All of those things are outcomes that we're seeking when we first start doing something. Then as we repeat behavior and habit memory builds, we start responding more automatically to the context around us. We act on those habit associations in memory—between context and the response we've given in the past—to get a reward. And we do so without having to make decisions. That is the basis of habit memory: They're sort of summaries or shortcuts of past experiences. What's worked for us?
The habits we form are working for us at least in the short-term. That's the reward. You can imagine back when we were all in the office if you have a tight schedule one day, you might get some junk food from the vending machine for lunch, and you do that a few times, and that fills you up and meets your immediate need and starts being a habit, so around lunchtime, you start thinking, "Vending machine. Okay, I'll walk down there." That's something that worked immediately and would form into a habit very quickly. But in the long-term, it's not really something that's good for your health. It's probably not a diet that you would prescribe or adopt if you had a choice.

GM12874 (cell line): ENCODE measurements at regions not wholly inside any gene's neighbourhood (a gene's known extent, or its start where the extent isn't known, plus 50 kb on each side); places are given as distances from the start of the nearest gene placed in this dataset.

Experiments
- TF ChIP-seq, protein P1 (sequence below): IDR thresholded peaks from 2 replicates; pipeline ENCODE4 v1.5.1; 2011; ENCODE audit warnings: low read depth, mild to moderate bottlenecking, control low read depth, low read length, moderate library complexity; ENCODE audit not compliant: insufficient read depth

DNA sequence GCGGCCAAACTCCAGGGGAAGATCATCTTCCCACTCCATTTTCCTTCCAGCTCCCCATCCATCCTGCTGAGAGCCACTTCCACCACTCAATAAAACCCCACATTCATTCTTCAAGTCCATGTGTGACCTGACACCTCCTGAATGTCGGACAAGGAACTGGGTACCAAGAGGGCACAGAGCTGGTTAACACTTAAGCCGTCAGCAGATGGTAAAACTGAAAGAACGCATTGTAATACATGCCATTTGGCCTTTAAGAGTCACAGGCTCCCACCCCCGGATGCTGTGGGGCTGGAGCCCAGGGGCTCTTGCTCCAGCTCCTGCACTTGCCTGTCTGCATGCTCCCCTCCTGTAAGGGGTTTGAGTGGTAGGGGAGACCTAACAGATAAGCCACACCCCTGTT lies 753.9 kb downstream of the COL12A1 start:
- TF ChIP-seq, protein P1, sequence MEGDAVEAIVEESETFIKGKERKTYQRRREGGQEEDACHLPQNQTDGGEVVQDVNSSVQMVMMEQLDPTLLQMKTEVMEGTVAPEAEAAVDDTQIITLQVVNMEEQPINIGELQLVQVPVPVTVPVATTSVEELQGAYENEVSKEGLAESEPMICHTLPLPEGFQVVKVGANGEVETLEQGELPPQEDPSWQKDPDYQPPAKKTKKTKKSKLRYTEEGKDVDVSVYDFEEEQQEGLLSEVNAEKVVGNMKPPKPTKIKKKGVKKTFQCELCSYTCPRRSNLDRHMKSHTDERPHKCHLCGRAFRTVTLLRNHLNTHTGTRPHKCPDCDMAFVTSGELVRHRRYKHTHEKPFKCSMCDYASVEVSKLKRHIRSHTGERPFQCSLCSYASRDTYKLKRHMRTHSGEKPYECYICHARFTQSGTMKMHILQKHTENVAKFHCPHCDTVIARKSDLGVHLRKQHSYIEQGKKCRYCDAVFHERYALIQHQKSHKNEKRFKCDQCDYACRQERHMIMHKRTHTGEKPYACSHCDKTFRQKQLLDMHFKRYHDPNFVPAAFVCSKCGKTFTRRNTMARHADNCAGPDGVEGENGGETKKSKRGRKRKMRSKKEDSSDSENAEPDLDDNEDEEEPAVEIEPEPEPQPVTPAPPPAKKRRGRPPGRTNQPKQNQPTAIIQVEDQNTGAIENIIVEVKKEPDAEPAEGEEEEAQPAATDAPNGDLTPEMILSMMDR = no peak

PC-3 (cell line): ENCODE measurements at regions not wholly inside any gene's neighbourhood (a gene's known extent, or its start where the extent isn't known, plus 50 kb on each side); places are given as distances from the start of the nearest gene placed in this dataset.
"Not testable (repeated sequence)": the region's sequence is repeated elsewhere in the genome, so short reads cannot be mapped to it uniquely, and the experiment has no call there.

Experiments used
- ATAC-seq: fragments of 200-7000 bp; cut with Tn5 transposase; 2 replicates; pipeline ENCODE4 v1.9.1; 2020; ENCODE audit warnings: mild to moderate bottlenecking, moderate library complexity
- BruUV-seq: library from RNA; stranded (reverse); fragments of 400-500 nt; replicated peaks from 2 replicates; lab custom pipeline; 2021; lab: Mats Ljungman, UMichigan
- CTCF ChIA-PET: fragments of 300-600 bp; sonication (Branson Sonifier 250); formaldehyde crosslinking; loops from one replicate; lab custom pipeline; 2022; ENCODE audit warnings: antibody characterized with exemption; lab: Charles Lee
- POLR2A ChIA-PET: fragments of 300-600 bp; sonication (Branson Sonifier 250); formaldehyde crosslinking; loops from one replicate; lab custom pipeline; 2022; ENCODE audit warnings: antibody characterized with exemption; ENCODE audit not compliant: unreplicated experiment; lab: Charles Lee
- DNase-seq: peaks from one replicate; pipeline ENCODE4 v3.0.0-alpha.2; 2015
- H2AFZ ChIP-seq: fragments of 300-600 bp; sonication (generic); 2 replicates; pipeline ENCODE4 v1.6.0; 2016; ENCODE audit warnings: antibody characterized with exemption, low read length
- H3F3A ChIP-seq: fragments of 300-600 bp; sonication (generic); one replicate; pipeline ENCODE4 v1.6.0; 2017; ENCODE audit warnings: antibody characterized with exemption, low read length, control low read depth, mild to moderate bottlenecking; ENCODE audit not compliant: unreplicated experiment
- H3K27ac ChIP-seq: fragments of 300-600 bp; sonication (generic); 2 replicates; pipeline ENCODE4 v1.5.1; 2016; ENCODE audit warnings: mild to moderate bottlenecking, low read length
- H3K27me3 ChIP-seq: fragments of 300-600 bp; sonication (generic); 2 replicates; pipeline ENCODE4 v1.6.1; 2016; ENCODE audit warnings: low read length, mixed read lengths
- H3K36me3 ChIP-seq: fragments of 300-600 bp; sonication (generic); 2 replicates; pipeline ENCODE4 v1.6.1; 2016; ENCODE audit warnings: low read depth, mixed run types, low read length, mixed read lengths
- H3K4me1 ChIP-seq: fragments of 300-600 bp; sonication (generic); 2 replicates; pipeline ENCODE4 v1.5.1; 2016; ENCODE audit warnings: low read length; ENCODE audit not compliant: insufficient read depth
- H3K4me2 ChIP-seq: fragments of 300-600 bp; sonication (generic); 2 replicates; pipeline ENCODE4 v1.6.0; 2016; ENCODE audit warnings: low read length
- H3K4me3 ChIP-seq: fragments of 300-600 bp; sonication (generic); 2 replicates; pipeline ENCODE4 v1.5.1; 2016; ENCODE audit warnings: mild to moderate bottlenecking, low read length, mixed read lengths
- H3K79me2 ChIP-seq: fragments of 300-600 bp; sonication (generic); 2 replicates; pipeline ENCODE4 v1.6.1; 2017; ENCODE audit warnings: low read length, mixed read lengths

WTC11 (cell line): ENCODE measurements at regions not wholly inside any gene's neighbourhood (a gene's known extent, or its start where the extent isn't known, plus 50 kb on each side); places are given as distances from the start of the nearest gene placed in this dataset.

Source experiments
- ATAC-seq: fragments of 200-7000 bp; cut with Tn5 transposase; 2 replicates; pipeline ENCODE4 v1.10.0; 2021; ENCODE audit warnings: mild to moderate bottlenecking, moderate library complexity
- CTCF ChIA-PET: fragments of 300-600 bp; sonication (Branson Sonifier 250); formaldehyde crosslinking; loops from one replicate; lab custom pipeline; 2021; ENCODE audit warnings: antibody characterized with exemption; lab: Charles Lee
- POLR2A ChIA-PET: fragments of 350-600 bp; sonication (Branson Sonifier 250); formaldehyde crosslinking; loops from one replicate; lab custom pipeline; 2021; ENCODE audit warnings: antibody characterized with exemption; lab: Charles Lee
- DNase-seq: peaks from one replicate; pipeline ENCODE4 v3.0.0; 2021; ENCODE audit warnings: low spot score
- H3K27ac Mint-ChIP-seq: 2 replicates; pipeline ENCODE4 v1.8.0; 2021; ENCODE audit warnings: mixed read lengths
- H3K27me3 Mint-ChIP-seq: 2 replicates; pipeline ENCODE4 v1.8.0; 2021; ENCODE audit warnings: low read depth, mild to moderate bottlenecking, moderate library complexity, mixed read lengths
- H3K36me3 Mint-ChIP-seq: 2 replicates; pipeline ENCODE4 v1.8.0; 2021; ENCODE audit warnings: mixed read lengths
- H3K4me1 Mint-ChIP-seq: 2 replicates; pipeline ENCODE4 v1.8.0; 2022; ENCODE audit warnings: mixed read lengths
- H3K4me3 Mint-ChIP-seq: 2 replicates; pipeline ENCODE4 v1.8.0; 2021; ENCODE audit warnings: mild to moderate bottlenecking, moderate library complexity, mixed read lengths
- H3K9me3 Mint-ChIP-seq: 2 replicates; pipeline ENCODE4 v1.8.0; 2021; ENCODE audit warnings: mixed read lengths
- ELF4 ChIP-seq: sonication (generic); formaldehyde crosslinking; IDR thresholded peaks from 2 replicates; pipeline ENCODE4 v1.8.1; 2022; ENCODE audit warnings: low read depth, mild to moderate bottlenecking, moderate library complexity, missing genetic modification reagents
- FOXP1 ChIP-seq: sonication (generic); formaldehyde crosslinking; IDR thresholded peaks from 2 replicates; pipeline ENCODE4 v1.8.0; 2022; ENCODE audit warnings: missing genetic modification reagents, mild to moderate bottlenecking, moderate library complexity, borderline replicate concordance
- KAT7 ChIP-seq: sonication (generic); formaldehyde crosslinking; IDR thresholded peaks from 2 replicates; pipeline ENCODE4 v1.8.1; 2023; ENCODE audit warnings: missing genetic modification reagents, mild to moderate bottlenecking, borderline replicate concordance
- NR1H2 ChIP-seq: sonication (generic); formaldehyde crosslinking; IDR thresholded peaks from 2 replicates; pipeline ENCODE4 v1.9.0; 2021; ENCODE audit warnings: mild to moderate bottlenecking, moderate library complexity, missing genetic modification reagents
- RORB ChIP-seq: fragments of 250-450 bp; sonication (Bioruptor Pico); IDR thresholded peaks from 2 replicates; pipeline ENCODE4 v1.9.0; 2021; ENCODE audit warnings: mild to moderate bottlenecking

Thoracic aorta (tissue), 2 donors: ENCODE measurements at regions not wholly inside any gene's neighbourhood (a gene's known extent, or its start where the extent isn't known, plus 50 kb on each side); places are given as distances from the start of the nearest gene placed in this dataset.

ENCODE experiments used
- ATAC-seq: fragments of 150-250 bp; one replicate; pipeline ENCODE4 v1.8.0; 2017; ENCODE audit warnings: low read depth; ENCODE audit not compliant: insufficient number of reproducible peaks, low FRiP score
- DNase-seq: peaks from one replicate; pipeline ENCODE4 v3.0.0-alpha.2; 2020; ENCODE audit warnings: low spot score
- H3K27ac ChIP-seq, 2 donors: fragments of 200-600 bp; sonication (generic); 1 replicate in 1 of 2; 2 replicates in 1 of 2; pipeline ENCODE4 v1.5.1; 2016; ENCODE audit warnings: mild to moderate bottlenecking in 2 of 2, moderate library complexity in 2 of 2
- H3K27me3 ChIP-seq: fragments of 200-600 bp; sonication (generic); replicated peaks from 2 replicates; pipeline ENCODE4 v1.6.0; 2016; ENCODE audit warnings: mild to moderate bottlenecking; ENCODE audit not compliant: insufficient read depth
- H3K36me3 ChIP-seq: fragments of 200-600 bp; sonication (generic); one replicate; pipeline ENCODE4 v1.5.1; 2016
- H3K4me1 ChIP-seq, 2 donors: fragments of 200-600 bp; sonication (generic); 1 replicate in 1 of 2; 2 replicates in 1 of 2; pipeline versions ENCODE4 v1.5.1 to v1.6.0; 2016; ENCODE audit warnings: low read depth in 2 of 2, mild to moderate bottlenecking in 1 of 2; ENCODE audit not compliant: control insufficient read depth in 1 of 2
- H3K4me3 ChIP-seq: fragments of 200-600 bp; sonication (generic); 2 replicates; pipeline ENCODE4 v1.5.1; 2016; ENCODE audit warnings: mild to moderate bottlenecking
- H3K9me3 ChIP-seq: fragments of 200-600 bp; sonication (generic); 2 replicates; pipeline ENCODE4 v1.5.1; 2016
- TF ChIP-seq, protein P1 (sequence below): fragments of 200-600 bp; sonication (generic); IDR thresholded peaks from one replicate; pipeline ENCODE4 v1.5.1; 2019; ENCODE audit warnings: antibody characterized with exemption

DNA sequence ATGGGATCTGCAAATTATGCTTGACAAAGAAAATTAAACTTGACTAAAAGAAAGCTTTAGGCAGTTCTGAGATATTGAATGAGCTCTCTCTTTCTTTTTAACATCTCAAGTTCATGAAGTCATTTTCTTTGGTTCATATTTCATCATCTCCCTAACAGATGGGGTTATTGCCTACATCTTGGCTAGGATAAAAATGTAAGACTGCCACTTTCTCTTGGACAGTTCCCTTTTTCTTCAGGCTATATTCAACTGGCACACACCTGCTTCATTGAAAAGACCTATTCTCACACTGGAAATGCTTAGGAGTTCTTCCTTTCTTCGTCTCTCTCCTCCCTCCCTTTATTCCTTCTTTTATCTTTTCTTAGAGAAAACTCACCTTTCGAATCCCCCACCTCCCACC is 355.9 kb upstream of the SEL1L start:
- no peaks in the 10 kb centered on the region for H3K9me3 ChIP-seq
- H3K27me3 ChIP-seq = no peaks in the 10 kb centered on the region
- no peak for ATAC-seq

We form habits from convenience and to make our lives easier; we repeat behaviors that might not actually be the best ones for us. That becomes clear in the long run when you're not feeling so good and you start gaining weight; when you start having problems from the choices you've made in the past. We're forming habits all the time, but they're not necessarily always the ones that we would want to form.